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   Sep 06

Could soy cause breast cancer to spread? Protein found to speed up growth of the disease, study finds

New York researchers found high levels of soy protein genistein could accelerate the progression of breast cancer cells

Study examined women already diagnosed and being treated for the disease

Did not look at the effects for women not yet diagnosed or prevention

Adding soy to your diet could speed up the rate at which breast cancer cells spread, scientists have warned.

Researchers at the Memorial Sloan Kettering Cancer Centre in New York studied 140 women diagnosed with invasive breast cancer.

Half took soy protein powder containing genistein while the other half took a placebo for between seven and 30 days before they had surgery to remove their cancer.

The scientists compared tumour tissues from before and after the operation and found changes in the expressions of certain genes, that are known to promote cell growth, in those women taking the soy supplement.

Adding soy to your diet in the form of milk or tofu, pictured, could speed up the rate at which breast cancer cells spread in those women already diagnosed with the disease, scientists have warned

The findings led them to conclude the soy protein could potentially accelerate the progression of the disease.

The study states: ‘These data raise concern that soy may exert a stimulating effect on breast cancer in a sub set of women.’

All those taking part in the study had recently had breast biopsies and were diagnosed with stage one or two breast cancer.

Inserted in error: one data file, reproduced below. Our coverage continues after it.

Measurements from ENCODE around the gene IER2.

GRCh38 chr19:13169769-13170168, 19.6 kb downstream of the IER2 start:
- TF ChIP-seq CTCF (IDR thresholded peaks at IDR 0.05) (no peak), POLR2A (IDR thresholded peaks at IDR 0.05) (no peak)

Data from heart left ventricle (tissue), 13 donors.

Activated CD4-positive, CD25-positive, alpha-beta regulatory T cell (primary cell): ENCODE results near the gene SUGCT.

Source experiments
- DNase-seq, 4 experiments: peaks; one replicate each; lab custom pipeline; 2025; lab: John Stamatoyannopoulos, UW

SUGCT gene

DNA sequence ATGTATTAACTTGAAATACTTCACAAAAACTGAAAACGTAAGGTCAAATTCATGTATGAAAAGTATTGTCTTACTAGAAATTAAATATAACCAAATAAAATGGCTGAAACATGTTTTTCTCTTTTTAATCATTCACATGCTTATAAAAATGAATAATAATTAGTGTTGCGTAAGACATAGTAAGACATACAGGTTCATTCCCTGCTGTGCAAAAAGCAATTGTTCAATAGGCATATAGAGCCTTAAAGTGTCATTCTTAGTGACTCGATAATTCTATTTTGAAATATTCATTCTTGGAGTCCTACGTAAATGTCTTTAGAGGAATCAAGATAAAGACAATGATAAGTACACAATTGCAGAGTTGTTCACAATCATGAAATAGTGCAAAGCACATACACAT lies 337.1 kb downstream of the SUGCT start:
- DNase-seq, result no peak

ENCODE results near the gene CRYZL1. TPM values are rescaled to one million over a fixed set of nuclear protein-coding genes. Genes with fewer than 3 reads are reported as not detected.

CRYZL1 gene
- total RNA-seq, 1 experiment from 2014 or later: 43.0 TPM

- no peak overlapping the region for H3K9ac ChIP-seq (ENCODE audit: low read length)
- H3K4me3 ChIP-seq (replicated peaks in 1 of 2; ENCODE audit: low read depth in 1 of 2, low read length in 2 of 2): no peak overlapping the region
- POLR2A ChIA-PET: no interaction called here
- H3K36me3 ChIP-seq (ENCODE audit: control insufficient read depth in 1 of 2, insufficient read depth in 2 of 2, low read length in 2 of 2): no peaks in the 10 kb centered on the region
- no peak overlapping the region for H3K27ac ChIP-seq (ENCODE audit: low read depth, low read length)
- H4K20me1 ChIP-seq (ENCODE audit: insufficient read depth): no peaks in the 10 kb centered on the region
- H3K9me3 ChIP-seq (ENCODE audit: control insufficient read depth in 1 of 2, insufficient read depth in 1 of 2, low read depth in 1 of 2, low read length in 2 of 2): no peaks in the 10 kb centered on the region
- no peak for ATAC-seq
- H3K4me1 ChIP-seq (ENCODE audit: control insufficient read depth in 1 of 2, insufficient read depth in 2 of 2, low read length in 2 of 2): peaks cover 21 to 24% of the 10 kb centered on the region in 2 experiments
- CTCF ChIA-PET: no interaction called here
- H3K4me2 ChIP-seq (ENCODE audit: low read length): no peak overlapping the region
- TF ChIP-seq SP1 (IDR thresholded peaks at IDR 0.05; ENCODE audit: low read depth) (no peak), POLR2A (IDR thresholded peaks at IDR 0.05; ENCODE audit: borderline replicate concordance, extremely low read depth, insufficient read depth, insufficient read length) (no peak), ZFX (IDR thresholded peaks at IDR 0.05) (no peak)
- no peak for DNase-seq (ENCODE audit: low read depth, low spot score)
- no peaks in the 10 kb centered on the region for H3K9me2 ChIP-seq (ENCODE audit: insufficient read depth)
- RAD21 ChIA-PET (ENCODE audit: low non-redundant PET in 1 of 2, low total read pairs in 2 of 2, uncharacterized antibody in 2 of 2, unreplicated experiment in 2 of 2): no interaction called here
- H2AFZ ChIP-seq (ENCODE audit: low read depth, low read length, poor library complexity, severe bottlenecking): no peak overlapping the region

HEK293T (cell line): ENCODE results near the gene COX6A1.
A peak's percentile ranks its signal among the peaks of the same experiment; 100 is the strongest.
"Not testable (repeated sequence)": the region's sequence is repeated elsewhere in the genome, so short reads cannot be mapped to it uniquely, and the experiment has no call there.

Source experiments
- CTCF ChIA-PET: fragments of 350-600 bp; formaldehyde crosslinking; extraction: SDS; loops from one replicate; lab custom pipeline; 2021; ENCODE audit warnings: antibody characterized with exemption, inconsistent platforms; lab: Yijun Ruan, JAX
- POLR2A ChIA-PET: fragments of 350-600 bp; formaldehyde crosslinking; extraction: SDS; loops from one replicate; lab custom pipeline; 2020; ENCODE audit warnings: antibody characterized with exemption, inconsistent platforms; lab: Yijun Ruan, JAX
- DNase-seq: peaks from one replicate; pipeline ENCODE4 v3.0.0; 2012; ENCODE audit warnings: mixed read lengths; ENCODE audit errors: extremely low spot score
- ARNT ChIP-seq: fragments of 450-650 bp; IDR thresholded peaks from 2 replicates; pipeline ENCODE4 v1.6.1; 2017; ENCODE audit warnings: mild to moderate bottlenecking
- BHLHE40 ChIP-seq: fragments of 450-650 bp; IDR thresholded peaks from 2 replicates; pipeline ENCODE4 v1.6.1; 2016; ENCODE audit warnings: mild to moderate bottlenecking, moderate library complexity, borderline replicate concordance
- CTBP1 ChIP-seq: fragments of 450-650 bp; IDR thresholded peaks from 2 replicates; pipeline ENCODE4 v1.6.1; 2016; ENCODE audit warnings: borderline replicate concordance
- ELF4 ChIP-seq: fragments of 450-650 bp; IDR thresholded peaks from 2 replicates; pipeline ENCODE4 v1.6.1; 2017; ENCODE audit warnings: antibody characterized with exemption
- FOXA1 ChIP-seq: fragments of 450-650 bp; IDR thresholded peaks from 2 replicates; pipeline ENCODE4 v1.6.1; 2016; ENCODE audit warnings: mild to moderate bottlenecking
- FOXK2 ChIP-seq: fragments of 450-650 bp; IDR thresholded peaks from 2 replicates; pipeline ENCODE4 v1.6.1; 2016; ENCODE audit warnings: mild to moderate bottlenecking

They were all scheduled to have a mastectomy or lumpectomy two to three weeks later.

The researchers said it is not yet clear if the effects can be reversed.

Jacqueline Bromberg, co-author of the study, said: ‘Although the genes were being expressed, it is not clear that this will translate into actual tumour growth.

‘But the concern is that there may be the potential.

‘Only 20 per cent of those patients who took the soy had really high levels of the genistein metabolite.’

She said the reasons behind the disparity are unclear, adding that there is no way to predict who would have this reaction after consuming soy.

Of the women with high genistein levels, a few of them experienced changes in a specified set of genes that are known to affect breast cancer cell growth, death, or some aspect of breast cancer pathology, Dr Bromberg, said.

The changes were seen in women who consumed around 51.6 grams of soy – the equivalent of about four cups of soy milk a day.

The researchers concluded those who eat soy regularly could ‘reasonably consume that amount’ through the course of a day, particularly vegetarians and those who do not eat dairy products.

The study only looked at the effect of a soy protein on those women already diagnosed with breast cancer. Pictured is a breast cancer cell. Researchers found the soy supplement accelerated the growth of the disease

They warned those living in Asian countries could be especially at risk, due to the high levels of tofu and soy in traditional diets.

Dr Bromberg, said: ‘We’re not talking about 20 times more soy.

‘We’re talking about something that a person could eat.’

The research did not address the question of whether soy does or does not prevent breast cancer, or whether soy would have any effect on women who have not already been diagnosed with the disease.

Rather than avoid soy altogether, researchers said it is wise to consume it in moderation.

Dr Bromberg, said: ‘If you currently have early-stage breast cancer, don’t eat soy in large amounts.

‘If you’ve had breast cancer, you can eat soy but in moderation.’

Dr Shike, added: ‘It seems reasonable to advise at this present state of knowledge that women don’t over consume soy.

‘When it comes to nutrition, variety is important, and so is moderation.’

The findings were published in the September 4 issue of the Journal of the National Cancer Institute.

Source: Daily Mail

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